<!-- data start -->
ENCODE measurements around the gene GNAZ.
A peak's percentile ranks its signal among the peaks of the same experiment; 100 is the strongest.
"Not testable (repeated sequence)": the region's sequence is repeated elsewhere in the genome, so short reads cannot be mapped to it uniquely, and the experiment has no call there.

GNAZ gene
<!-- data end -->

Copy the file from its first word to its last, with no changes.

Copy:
ENCODE measurements around the gene GNAZ.
A peak's percentile ranks its signal among the peaks of the same experiment; 100 is the strongest.
"Not testable (repeated sequence)": the region's sequence is repeated elsewhere in the genome, so short reads cannot be mapped to it uniquely, and the experiment has no call there.

GNAZ gene